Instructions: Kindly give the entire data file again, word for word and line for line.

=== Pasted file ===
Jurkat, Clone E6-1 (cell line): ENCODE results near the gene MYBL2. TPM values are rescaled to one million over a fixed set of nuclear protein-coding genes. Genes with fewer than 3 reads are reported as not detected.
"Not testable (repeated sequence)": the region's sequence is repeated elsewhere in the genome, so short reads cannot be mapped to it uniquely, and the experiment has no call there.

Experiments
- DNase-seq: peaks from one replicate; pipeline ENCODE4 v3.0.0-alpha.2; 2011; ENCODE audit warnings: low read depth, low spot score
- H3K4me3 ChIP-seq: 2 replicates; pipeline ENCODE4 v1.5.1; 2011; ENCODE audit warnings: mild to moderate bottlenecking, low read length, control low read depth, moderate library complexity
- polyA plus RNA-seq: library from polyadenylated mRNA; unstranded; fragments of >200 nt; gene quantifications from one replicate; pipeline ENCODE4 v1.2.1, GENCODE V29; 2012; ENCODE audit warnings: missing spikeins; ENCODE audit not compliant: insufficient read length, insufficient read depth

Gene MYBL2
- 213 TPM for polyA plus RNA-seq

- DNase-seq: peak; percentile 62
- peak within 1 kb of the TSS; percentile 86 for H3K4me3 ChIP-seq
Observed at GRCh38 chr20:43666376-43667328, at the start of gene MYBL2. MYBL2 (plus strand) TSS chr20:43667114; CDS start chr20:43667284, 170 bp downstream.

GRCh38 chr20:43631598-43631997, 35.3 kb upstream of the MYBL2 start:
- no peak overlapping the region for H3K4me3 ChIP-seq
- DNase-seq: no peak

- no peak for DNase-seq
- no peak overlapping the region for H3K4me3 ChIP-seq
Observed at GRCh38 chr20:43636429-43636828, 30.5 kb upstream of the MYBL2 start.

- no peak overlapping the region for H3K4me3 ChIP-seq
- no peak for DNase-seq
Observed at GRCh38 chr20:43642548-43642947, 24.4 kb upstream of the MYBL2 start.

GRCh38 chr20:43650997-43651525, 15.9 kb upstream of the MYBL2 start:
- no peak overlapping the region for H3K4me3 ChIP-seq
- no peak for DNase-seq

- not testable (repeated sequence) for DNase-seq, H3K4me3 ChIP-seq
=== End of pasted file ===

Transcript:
Jurkat, Clone E6-1 (cell line): ENCODE results near the gene MYBL2. TPM values are rescaled to one million over a fixed set of nuclear protein-coding genes. Genes with fewer than 3 reads are reported as not detected.
"Not testable (repeated sequence)": the region's sequence is repeated elsewhere in the genome, so short reads cannot be mapped to it uniquely, and the experiment has no call there.

Experiments
- DNase-seq: peaks from one replicate; pipeline ENCODE4 v3.0.0-alpha.2; 2011; ENCODE audit warnings: low read depth, low spot score
- H3K4me3 ChIP-seq: 2 replicates; pipeline ENCODE4 v1.5.1; 2011; ENCODE audit warnings: mild to moderate bottlenecking, low read length, control low read depth, moderate library complexity
- polyA plus RNA-seq: library from polyadenylated mRNA; unstranded; fragments of >200 nt; gene quantifications from one replicate; pipeline ENCODE4 v1.2.1, GENCODE V29; 2012; ENCODE audit warnings: missing spikeins; ENCODE audit not compliant: insufficient read length, insufficient read depth

Gene MYBL2
- 213 TPM for polyA plus RNA-seq

- DNase-seq: peak; percentile 62
- peak within 1 kb of the TSS; percentile 86 for H3K4me3 ChIP-seq
Observed at GRCh38 chr20:43666376-43667328, at the start of gene MYBL2. MYBL2 (plus strand) TSS chr20:43667114; CDS start chr20:43667284, 170 bp downstream.

GRCh38 chr20:43631598-43631997, 35.3 kb upstream of the MYBL2 start:
- no peak overlapping the region for H3K4me3 ChIP-seq
- DNase-seq: no peak

- no peak for DNase-seq
- no peak overlapping the region for H3K4me3 ChIP-seq
Observed at GRCh38 chr20:43636429-43636828, 30.5 kb upstream of the MYBL2 start.

- no peak overlapping the region for H3K4me3 ChIP-seq
- no peak for DNase-seq
Observed at GRCh38 chr20:43642548-43642947, 24.4 kb upstream of the MYBL2 start.

GRCh38 chr20:43650997-43651525, 15.9 kb upstream of the MYBL2 start:
- no peak overlapping the region for H3K4me3 ChIP-seq
- no peak for DNase-seq

- not testable (repeated sequence) for DNase-seq, H3K4me3 ChIP-seq